Disorders of Consciousness Program
Shepherd Center's Disorders of Consciousness (DOC) Program is a short-term, four-to-six-week program, with about one and a half hours of therapy daily for patients who are semi-comatose or minimally conscious (Rancho I-III). It takes into account a slow response to therapeutic intervention.
Reducing medical acuity, preventing medical complications and continually measuring arousal and attention to the environment are key components of this program. The program also addresses neuropharmacological management, nutritional management, maximizing mobility, and family education and training.
Download a PDF of our Disorders of Consciousness Program Fact Sheet.
Our Approach to Disorders of Consciousness Treatment
The interdisciplinary team works closely to facilitate the patient's recovery by offering an individualized plan of care that balances medication management, therapies, environmental stimulation and rest. At Shepherd Center, we believe in educating each family to help you care for your loved one in the event that he/she is not ready for active rehabilitation. Treatment team members include physiatrists and other medical consultants, nurses, case managers, physical therapists, occupational therapists, speech-language pathologists, neuropsychologists, family counselors, recreational therapists, activities-based therapists, dietitians, respiratory therapists, chaplains and behavioral specialists.
Patients who are in a reduced or minimally conscious state following a traumatic brain injury are often not ready to begin an active rehabilitation program. However, Shepherd Center believes it is critical to optimize recovery until the patient emerges and to educate and train the family and/or caregivers about expectations and care.
For these patients, Shepherd Center's specialized Disorders of Consciousness (DOC) Program provides pre-rehabilitation and education services. Patients get about one and a half hours of daily therapy, which takes into account a patient’s slow response to therapeutic intervention and the need for rest and structure.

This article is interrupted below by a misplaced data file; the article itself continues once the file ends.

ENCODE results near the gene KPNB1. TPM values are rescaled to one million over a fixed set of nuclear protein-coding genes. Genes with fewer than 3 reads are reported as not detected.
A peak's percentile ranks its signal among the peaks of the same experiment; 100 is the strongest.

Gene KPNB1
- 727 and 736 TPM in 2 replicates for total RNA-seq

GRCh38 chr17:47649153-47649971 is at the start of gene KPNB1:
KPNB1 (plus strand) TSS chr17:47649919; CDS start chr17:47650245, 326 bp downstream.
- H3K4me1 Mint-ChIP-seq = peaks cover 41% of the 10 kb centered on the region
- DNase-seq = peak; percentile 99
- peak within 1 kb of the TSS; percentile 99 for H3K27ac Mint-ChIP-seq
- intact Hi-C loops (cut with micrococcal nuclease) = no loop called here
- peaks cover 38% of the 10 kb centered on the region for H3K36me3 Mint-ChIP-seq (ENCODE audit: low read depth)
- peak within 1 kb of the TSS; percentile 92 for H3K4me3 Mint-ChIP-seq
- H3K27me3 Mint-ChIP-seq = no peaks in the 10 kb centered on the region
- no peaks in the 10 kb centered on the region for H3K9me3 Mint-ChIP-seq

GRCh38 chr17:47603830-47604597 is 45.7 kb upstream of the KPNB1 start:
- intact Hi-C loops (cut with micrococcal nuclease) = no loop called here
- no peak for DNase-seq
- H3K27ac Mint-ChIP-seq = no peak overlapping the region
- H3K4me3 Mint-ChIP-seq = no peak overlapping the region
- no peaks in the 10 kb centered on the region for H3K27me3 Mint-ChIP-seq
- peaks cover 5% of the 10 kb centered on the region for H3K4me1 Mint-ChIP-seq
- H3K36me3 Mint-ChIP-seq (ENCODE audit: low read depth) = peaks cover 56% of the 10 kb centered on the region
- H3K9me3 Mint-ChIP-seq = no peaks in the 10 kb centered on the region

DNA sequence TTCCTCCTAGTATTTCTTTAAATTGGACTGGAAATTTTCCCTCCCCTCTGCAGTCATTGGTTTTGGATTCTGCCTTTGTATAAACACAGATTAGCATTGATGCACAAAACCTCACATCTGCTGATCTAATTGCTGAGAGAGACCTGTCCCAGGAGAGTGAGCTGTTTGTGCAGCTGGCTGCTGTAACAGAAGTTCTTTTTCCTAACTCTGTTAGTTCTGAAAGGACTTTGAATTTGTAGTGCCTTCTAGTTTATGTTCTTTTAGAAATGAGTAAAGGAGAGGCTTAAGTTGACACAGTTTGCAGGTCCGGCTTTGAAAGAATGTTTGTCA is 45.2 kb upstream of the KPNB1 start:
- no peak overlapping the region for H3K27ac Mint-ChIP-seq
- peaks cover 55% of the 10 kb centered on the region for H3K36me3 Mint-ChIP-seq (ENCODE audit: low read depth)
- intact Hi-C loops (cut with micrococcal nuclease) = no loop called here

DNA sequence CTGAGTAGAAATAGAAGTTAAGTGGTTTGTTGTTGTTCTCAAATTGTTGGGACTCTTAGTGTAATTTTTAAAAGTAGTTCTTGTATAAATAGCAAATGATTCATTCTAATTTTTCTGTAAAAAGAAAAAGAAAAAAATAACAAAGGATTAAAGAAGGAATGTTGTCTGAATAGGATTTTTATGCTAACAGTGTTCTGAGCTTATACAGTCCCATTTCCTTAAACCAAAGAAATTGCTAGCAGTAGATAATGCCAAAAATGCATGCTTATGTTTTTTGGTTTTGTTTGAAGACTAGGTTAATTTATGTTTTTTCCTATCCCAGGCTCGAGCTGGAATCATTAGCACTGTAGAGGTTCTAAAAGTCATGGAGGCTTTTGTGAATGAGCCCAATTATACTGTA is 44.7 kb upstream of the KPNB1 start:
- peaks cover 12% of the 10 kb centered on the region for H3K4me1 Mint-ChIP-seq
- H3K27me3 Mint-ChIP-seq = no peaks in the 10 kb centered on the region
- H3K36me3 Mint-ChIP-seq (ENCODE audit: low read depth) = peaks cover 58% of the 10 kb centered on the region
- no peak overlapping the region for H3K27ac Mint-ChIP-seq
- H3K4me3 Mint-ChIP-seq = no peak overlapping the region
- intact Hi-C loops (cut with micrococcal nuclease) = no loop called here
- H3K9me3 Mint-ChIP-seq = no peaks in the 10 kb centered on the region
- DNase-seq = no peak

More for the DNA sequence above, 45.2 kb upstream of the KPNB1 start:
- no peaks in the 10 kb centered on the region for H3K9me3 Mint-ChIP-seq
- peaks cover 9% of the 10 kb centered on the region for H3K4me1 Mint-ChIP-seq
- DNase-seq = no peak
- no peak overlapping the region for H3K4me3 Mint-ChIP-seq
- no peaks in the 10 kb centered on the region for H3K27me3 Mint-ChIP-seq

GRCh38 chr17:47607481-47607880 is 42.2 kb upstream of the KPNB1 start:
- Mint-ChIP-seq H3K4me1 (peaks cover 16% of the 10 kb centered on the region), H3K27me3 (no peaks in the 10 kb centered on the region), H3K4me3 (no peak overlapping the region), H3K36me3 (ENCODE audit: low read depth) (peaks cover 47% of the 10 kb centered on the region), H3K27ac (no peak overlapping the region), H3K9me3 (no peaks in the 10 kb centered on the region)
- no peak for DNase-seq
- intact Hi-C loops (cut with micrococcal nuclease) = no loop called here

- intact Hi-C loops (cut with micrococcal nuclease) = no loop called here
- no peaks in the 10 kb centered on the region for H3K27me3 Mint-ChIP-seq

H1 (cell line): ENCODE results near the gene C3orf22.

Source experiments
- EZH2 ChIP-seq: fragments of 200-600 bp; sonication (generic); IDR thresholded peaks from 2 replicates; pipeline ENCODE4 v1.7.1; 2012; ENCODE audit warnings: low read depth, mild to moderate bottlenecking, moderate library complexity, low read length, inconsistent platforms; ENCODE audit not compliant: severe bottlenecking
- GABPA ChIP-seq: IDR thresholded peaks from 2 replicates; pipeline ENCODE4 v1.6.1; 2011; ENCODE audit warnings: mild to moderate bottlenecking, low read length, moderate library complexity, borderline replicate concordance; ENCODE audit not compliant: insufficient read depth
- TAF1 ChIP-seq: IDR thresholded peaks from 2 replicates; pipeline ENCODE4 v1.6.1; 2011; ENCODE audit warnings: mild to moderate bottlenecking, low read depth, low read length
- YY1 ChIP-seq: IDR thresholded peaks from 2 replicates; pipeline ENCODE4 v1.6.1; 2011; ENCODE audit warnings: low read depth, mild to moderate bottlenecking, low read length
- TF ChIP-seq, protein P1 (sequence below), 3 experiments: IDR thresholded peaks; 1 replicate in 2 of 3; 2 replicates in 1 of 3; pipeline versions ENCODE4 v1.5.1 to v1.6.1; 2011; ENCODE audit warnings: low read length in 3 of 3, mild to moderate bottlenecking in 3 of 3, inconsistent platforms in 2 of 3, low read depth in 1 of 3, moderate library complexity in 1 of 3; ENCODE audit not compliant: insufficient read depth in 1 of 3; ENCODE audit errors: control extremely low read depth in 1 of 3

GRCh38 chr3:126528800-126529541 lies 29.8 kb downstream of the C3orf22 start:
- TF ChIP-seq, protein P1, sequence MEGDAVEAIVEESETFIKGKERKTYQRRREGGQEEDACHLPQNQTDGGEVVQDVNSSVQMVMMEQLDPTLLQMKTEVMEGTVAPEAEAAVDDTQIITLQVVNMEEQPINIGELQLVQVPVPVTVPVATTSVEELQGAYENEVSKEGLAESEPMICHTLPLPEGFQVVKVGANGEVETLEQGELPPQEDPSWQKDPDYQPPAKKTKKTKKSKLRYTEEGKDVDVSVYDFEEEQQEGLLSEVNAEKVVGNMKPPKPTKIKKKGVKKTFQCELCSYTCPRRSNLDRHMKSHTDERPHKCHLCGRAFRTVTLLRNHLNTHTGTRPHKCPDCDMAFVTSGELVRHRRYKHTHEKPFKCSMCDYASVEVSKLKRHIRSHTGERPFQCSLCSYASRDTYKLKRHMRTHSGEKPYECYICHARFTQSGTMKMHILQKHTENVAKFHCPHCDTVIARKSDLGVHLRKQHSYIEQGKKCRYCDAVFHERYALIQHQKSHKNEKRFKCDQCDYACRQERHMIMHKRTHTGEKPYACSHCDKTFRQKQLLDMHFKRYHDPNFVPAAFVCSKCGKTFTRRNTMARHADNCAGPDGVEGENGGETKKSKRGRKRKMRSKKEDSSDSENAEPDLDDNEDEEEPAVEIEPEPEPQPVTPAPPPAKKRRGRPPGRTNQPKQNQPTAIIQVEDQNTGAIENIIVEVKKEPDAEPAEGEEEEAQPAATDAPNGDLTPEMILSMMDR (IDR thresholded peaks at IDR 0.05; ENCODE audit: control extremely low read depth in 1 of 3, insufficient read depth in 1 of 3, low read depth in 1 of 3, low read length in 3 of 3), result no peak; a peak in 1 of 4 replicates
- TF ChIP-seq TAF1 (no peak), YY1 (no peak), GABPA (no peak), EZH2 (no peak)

In addition to the program's focus on preventing medical complications and continually measuring arousal and attention to the environment, other key components are:
- Pharmacological management
- Positioning and seating
- Cognition and communication
- Maximizing mobility
- Family/caregiver support and education
Shepherd Center’s specially trained staff uses the Coma Recovery Scale-Revised to assess the patient’s rate of emergence and response to his or her environment. The interdisciplinary team works closely to facilitate the patient’s recovery by offering an individualized plan of care that balances medication management, therapies, environmental stimulation and rest.
It is important during your loved one’s treatment in the DOC Program that you get the necessary information about your loved one’s expected recovery. We are also committed to making sure you feel involved in the care and encourage you to ask questions and let us know your goals and expectations. The program will provide many opportunities for education and training to help you feel comfortable in caring for your loved one at home. Training may include, but is not limited to:
- Medication management
- Tube feeding – nutritional management
- Bowel and bladder care
- Respiratory care
- Diabetic care
- Safety management and care
- Community education and reintegration
- Transfer and retraining
- Skin care
- Coma Recovery Scale training
- Medical conferences with your physician and case manager
- Neuropsychology education/counseling for understanding your loved one’s recovery
- Goal-setting with your treatment team
- Scheduled hands-on training with nurses and therapists
- Support groups
- Peer visitors
- Community outings
During the inpatient stay, the patient will be assigned a Transition Support Coordinator (TSC) from the Transition Support Program. The TSC will support the family for 60 days post-discharge as they transition to home. The TSC will be in contact regularly to address any questions the family has as they provide care in the home and to assist in monitoring their loved one’s cognitive recovery.
For additional educational and training information, visit MyShepherdConnection.org.
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